So I'm now imagining that as cars get more and more drive-by-wire features, that a standardized data connection be created (like a trailer hitch brake connection, but even more standard) so that it's possible to plug in a "valet unit." This means the cars would not have any extra costs, but the parking lots would be able to plug in units to assist in the automated moving of the cars.
Last week I talked briefly about self-driving delivery vehicles. I've become interested in what I'll call the "roadmap" (pun intended) for the adoption of self-driving cars. Just how do we get there from here, taking the technology as a given? I've seen and thought of many proposals, and been ignoring the one that should stare us in the face -- delivery. I say that because this is the application the DARPA grand challenge is actually aimed at. They want to move cargo without risks to soldiers. We mostly think of that as a path to the tech that will move people, but it may be the pathway.
Robot delivery vehicles have one giant advantage. They don't have to be designed for passenger safety, and you don't have to worry about that when trying to convince people to let them on the road. They also don't care nearly as much about how fast they get there. Instead what we care about is whether they might hit people, cars or things, or get in the way of cars. If they hit things or hurt their cargo, that's usually just an insurance matter. In fact, in most cases even if they hit cars, or cars hit them, that will just be an insurance matter.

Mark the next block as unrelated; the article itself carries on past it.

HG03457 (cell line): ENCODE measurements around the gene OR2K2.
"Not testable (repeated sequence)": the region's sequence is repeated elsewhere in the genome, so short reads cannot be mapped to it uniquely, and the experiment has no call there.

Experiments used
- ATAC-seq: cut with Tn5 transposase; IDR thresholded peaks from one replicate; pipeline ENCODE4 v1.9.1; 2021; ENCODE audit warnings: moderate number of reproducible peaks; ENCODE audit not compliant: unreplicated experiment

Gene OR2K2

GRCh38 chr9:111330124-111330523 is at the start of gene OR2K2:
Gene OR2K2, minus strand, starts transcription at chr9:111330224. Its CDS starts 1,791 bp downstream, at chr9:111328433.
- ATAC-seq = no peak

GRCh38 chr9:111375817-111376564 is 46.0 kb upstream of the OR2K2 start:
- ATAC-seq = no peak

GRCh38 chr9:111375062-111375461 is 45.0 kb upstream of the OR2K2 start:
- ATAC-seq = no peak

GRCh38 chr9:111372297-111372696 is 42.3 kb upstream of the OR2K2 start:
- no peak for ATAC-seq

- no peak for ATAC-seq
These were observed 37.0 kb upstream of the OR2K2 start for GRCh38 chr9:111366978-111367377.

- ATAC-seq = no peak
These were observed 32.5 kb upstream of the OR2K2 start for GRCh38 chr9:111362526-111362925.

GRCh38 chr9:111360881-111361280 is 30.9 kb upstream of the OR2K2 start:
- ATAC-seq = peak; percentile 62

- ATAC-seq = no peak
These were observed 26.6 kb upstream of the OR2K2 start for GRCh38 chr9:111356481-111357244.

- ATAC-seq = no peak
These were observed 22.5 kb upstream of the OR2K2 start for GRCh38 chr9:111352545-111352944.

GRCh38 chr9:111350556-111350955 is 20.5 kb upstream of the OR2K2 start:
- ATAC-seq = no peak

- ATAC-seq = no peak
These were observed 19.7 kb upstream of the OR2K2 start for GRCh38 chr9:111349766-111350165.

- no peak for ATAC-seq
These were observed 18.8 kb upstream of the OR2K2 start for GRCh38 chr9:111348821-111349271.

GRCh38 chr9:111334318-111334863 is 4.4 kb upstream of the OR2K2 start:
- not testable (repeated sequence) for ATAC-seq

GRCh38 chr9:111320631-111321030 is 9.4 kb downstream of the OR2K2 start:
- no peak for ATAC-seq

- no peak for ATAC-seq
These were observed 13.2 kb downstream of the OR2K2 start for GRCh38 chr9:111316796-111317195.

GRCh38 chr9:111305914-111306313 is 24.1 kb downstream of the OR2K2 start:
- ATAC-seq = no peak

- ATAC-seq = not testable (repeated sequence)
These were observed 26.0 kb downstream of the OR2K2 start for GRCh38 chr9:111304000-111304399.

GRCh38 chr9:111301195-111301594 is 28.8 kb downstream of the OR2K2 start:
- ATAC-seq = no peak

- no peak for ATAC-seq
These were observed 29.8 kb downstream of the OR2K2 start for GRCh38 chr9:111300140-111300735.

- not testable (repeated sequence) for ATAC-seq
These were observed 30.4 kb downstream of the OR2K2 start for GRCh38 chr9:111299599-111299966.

A non-military cargo robot can be light and simple. It doesn't need crumple zones or airbags. It might look more like a small electric trike, on bicycle wheels. (Indeed, the Blue Team has put a focus on making it work on 2 wheels, which could be even better.) It would be electric (able to drive itself to charging stations as needed) and mechanically, very cheap.
The first step will be to convince people they can't hit pedestrians. To do that, the creators will need to make an urban test track and fill it with swarms of the robots, and demonstrate that they can walk out into the swarm with no danger. Indeed, like a school of fish, it should be close to impossible to touch one even if you try. Likewise, skeptics should be able to get onto bicycles, motorcycles, cars and hummers and drive right through the schools of robots, unable to hit one if they try. After doing that for half an hour and getting tired, doubters will be ready to accept them on the roads.